Editor’s Note — Monthly Ticket is a CNN Travel series that spotlights some of the most fascinating topics in the travel world. In July, we’re hitting the trails to explore the world’s greatest hikes.
(CNN) — Made up of over 1,000 kilometers of mostly oceanfront trails circling the island of Sardinia, the ‘Cammino 100 Torri’ — or 100 Towers Path — might not be Italy’s most famous hike, but it’s certainly of its most spectacular.
This epic round-trip journey, filled with blood-red sunsets, ancient architecture and stunning beaches, departs from the city of Cagliari on Sardinia’s southern-tip.
From there, eight different trails totaling 1,284 kilometers await, offering hikers the best Italy’s second-largest island region has to offer.
The full experience takes 45-60 days on average to complete. But for those short on time, it can easily be broken up into smaller trips.
The main highlights, as the path’s name suggests, are the 100 stone lookout towers that line Sardinia’s shores. Built over the 1500s and 1700s to defend against enemy incursions — pirates included — most have fallen into spooky ruin, though some have been transformed into lighthouses and private homes.
Once roamed by warriors, merchants, pilgrims, priests and raiders, the path rewards today’s hikers with the unique scents and scenery of the Mediterranean coast, with its purplish rocks, twisted beach tree branches and sand grains as thick as rice.
A spiritual journey
The 100 Towers Path takes hikers past fishermen villages, old chapels, castles, salt pans, abandoned caves, ponds and desert-like sand dunes, with views of Sardinia’s translucent waters never far away.
But for Nicola Melis, a local engineer who six years ago re-discovered the 100 Towers Path and has since circled the island alone four times, its allure goes behind just beautiful scenery.
“It’s more than just a path, it’s a spiritual pilgrimage inside your innermost self,” he tells CNN Travel. “if you do it solo it’s a physical and mental challenge. You conquer the deepest beauty of Sardinia through strain, and it’s rewarding.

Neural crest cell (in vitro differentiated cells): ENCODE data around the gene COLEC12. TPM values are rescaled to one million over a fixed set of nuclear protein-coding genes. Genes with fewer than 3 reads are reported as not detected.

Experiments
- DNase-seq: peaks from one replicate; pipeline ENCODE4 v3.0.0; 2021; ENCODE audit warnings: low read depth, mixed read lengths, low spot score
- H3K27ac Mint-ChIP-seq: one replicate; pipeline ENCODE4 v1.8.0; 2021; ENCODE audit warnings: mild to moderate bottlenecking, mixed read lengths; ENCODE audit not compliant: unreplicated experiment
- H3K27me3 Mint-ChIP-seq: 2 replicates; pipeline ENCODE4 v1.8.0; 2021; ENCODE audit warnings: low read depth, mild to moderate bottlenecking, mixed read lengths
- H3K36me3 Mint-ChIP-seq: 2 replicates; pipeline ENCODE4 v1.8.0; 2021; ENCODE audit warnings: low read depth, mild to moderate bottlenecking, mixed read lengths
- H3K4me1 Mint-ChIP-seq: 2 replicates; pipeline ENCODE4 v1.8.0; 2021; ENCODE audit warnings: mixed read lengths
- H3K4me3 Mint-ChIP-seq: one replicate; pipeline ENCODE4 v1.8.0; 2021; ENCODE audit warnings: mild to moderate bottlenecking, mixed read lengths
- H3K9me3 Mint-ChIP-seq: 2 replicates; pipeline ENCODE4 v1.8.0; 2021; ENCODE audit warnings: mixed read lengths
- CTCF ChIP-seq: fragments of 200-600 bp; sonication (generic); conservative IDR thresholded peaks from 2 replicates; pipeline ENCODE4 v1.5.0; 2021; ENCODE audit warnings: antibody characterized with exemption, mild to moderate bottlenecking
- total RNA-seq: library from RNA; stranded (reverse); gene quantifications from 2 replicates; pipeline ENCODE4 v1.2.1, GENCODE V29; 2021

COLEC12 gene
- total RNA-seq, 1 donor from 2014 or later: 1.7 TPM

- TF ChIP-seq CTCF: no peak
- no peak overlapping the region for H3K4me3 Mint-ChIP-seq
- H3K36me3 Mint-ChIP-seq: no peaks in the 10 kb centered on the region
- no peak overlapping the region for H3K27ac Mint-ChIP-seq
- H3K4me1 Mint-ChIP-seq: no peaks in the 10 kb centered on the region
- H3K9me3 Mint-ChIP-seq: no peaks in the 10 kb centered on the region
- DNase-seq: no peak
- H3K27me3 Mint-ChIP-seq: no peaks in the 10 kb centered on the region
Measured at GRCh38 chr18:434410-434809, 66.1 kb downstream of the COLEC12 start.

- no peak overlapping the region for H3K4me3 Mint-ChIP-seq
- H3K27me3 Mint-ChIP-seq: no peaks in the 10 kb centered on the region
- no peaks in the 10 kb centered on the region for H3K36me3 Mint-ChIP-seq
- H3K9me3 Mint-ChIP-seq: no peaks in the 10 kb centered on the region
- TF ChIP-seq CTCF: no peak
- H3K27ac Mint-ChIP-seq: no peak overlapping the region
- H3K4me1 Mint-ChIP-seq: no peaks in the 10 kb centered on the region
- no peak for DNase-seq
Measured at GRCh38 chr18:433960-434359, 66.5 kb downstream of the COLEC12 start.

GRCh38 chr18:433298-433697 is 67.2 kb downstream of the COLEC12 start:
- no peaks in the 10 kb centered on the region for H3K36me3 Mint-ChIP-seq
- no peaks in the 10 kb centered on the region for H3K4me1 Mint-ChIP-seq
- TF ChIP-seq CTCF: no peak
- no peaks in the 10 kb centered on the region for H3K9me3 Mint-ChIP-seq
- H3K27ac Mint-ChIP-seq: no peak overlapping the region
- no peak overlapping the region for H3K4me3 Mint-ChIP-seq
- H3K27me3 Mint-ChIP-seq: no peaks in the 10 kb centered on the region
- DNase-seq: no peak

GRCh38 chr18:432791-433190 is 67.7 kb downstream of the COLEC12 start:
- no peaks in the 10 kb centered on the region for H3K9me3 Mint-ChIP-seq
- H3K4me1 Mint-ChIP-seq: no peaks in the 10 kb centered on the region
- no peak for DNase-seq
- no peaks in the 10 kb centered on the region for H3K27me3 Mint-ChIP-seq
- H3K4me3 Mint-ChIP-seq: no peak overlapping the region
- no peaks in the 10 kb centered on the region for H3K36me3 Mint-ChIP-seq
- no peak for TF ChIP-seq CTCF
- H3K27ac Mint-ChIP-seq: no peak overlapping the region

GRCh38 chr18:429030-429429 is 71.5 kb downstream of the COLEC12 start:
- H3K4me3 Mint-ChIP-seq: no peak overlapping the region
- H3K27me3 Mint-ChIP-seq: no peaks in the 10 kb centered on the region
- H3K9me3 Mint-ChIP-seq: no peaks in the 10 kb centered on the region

“I love the toughest parts, like the steep uphill hike to Baunei’s tall cliffs, along the Ogliastra trail, with the greatest of views, because you solely rely on your own strength and endurance. You never forget your first hike here, it’s like your first car or girlfriend.”
On certain sections of the path, hikers can soothe their weary feet in the warm waters of the Mediterranean.
Melis isn’t just a local enthusiast of the trail. He’s also the founder of the 100 Towers Path Association, an outlet for travelers looking to experience the trails on their own.
Melis says what pushed him to recover and promote the route was the discovery of a soldier’s pamphlet dating back to the 1500s that mapped the entire network of defensive towers. The soldier traveled the route on horseback, and then, spiritually changed by the long journey, decided to become a monk.
How to tackle it
If stretched out in a straight line, the 100 Towers Path is long enough to connect Italy’s Alps to its deepest southern lands. The farthest it deviates from the coast is just two kilometers inland.
Hikers are advised to start counter-clockwise from Cagliari, which allows them to dodge the intense Mistral northwest wind that would blow against them at the start of the hike, making it tougher.
Travelers can also join one of the association’s regular organized groups, usually made up of 20-60 hikers, or head out on their own journey for as many days as they want. It’s open year-round.
Hikers opting to do it alone are advised to evaluate their skills and fitness levels before setting out and bear in mind they could find themselves hiking under a scorching summer sun.
“You need to be fit, prepare to strain your muscles and avoid carrying a backpack that’s more than 10% of your body weight,” says Melis.